MACON – Mercer University College of Liberal Arts and Sciences faculty member Chelsea Rathburn was recently awarded the 2020 Eric Hoffer Book Award for Poetry for her collection Still Life with Mother and Knife, released by LSU Press in February 2019.
Rathburn, who serves as Georgia’s poet laureate, joined Mercer’s faculty last August as assistant professor of English and creative writing. She was recently named one of the 100 Most Influential Georgians for 2020 by Georgia Trend magazine.
“Chelsea Rathburn has been an amazing addition to the creative writing program in the College of Liberal Arts and Sciences. Not only is she a talented poet, she is also an engaging and inspiring professor. We are so proud of her for this significant accomplishment,” said Dr. Anita Olson Gustafson, dean of the College.
The Eric Hoffer Book Awards, which honor the memory of American philosopher Eric Hoffer, are among the largest international book awards for small, academic and independent presses. The awards annually present a grand prize of $2,500 plus honors in 18 different categories, as well as additional prizes the Montaigne Medal, da Vinci Eye and First Horizon Award.
In addition to winning this year’s Hoffer Award for Poetry, Still Life with Mother and Knife was a finalist for the grand prize and for the Montaigne Medal, which recognizes the year’s most thought-provoking book.
“So much exciting literature, particularly poetry, is published by academic and independent presses, so it’s an incredible honor to win an Eric Hoffer Award,” said Rathburn. “It’s particularly meaningful to be recognized for a book that is deeply personal to me.”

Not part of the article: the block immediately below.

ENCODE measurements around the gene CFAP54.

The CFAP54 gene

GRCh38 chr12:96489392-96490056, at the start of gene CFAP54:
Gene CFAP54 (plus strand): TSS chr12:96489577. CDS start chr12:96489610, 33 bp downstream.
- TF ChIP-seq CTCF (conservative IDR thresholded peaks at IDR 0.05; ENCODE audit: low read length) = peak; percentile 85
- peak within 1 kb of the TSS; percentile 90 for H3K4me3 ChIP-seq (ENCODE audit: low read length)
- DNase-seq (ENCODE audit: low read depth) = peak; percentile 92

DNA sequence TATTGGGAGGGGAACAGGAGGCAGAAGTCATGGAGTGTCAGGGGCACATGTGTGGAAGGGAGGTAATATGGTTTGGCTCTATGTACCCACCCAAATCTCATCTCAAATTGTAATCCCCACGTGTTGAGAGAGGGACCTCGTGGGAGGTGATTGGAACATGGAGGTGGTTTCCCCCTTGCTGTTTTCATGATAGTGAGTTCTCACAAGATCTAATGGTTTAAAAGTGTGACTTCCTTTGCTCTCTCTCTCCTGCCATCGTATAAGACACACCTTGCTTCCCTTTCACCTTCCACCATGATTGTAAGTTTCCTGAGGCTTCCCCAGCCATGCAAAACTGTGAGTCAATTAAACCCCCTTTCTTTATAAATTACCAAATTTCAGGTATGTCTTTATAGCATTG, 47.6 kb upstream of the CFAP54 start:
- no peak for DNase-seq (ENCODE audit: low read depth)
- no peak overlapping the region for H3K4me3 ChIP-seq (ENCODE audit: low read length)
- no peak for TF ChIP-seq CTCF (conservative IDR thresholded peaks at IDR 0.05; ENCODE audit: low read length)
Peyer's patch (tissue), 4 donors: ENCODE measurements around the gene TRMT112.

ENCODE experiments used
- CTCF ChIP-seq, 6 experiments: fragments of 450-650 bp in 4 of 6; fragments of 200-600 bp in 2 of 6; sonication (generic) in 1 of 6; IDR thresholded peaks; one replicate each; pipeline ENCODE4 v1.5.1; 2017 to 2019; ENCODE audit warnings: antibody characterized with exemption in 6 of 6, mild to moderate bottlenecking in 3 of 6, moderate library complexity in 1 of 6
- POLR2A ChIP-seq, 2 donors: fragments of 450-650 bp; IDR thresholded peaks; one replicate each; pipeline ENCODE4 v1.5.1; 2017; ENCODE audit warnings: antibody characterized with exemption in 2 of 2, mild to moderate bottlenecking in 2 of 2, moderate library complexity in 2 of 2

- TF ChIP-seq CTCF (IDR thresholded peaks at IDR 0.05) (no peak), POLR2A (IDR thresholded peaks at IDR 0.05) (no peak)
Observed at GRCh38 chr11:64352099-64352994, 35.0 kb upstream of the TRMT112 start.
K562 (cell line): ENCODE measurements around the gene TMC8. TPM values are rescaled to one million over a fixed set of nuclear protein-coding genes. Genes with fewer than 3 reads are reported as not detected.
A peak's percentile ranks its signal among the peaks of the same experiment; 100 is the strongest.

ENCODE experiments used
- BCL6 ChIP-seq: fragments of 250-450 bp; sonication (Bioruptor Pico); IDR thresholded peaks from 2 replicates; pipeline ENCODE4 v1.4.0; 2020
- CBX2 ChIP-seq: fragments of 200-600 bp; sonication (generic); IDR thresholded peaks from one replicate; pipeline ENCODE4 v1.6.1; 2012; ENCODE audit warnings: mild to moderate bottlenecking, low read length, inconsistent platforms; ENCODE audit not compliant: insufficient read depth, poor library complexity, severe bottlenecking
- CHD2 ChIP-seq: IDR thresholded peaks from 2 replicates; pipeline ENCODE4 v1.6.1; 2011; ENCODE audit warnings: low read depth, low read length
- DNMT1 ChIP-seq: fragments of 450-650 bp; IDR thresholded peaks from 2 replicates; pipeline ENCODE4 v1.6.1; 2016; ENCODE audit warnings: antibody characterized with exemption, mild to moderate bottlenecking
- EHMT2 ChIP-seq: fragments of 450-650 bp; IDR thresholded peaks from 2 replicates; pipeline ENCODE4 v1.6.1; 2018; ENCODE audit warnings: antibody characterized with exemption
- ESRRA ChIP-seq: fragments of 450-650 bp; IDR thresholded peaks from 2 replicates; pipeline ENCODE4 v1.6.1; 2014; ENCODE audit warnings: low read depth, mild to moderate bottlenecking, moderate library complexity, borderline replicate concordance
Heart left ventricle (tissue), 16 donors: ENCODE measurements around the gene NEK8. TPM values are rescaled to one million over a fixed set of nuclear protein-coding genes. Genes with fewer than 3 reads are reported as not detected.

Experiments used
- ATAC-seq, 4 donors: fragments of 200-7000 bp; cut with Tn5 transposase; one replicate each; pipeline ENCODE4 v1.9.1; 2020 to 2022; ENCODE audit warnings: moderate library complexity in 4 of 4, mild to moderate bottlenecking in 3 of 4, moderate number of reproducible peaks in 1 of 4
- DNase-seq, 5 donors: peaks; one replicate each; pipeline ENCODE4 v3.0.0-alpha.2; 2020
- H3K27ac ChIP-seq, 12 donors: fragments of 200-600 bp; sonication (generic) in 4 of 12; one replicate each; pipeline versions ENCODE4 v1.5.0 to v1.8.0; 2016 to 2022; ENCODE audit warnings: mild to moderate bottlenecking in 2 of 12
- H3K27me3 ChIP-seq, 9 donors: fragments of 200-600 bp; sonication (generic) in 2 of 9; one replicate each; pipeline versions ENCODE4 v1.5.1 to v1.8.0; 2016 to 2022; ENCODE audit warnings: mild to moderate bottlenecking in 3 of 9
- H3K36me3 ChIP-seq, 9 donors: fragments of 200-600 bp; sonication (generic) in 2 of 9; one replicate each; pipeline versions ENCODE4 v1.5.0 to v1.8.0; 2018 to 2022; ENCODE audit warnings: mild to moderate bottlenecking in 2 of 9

Rathburn’s latest collection, also recognized among the New York Times “New & Noteworthy” books and Georgia Center for the Book “Books All Georgians Should Read,” explores the themes of anger and desire, relationship of self and other, and, especially, the relationship between a mother and her child.
Still Life with Mother and Knife is her third full-length poetry collection, following A Raft of Grief, which received the 2012 Autumn House Prize, and The Shifting Line, which won the 2005 Richard Wilbur Award.
Rathburn’s poems have appeared in the nation’s most highly regarded journals, including Poetry, The Atlantic Monthly, the New Republic, The Southern Review, New England Review and Ploughshares, among others.
She has received a National Endowment for the Arts poetry fellowship, the Squaw Valley Community of Writers Scholarship, the Father William Ralston Fellowship from the Sewanee Writers’ Conference and the Walton Fellowship in Poetry from the University of Arkansas, among numerous awards and honors.
Rathburn earned her bachelor’s degree from Florida State University and Master of Fine Arts from the University of Arkansas.
Prior to coming to Mercer, she was on the faculty at Young Harris College and previously served as McEver Visiting Chair in Writing at Georgia Institute of Technology.
About the College of Liberal Arts and Sciences
Mercer University’s College of Liberal Arts and Sciences serves as the academic cornerstone of one of America’s oldest and most distinctive institutions of higher learning. The oldest and largest of Mercer’s 12 schools and colleges, it is a diverse and vibrant community, enrolling more than 1,900 students, dedicated to learning and service through the practice of intellectual curiosity, respectful dialog and responsible citizenry. The College of Liberal Arts and Sciences offers majors in more than 30 areas of study, including more than a dozen pre-professional academic tracks, with classes taught by an outstanding faculty of scholars. In 2015, Mercer was awarded a chapter of The Phi Beta Kappa Society, the nation’s most prestigious academic honor society that recognizes exceptional achievement in the arts and sciences. For more information, visit liberalarts.mercer.edu.